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Method for applying group selection in central Appalachian hardwoodsAuthor(s): Gary W. Miller; Thomas M. Schuler; H. Clay Smith
Source: Res. Pap. NE-696. Radnor, PA: US. Department of Agriculture, Forest Service, Northeastern Forest Experiment Station. 11 p.
Publication Series: Research Paper (RP)
Station: Northeastern Research Station
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DescriptionPublic concern over the adverse visual impact of clearcutting has heightened interest in developing and testing alternative regeneration practices for central Appalachian hardwoods. Group selection can meet aesthetic goals while providing suitable light conditions to reproduce shade-intolerant species. Volume control and residual stand density are used to regulate periodic cuts. In central Appalachian hardwoods, openings must have a minimum size of 0.4 acre; all stems 1.0 inch d.b.h. and larger are cut to reproduce desirable shade-intolerant species. Openings should be located using the worst first approach to give the growing space occupied by mature trees or risky trees to faster growing, desirable regeneration.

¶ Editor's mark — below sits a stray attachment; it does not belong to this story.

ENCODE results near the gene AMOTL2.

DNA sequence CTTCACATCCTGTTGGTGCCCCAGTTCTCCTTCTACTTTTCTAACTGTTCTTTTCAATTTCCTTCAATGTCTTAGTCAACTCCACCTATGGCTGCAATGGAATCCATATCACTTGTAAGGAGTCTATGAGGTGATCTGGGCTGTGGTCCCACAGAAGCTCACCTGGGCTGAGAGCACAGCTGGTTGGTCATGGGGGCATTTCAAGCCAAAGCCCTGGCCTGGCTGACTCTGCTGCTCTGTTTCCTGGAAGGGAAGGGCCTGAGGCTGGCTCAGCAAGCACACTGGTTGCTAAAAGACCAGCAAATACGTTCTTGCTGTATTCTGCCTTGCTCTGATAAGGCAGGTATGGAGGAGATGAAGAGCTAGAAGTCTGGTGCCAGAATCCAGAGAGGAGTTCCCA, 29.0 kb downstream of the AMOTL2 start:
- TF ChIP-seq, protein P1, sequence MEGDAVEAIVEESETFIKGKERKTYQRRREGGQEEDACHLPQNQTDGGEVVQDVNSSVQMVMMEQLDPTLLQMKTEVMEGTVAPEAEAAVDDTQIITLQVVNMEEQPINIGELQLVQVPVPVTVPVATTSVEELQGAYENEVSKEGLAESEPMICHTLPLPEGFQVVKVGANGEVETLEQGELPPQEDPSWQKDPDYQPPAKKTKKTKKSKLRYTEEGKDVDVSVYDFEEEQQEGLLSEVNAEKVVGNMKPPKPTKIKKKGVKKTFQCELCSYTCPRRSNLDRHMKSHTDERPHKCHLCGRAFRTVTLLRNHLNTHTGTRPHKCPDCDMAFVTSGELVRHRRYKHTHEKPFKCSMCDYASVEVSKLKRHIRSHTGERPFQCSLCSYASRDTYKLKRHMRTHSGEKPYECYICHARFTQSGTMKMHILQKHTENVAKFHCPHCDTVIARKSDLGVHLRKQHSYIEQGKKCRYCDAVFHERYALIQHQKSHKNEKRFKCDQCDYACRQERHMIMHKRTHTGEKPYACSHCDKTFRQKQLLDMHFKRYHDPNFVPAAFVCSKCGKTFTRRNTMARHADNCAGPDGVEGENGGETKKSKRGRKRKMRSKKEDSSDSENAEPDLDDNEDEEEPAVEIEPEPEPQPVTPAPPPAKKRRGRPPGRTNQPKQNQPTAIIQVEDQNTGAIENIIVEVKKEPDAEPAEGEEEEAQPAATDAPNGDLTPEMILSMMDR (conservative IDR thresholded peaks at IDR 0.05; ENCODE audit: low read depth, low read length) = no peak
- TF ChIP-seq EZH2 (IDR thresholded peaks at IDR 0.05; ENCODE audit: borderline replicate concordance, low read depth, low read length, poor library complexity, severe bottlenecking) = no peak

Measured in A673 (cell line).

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CitationMiller, Gary W.; Schuler, Thomas M.; Smith, H. Clay 1995. Method for applying group selection in central Appalachian hardwoods. Res. Pap. NE-696. Radnor, PA: US. Department of Agriculture, Forest Service, Northeastern Forest Experiment Station. 11 p.
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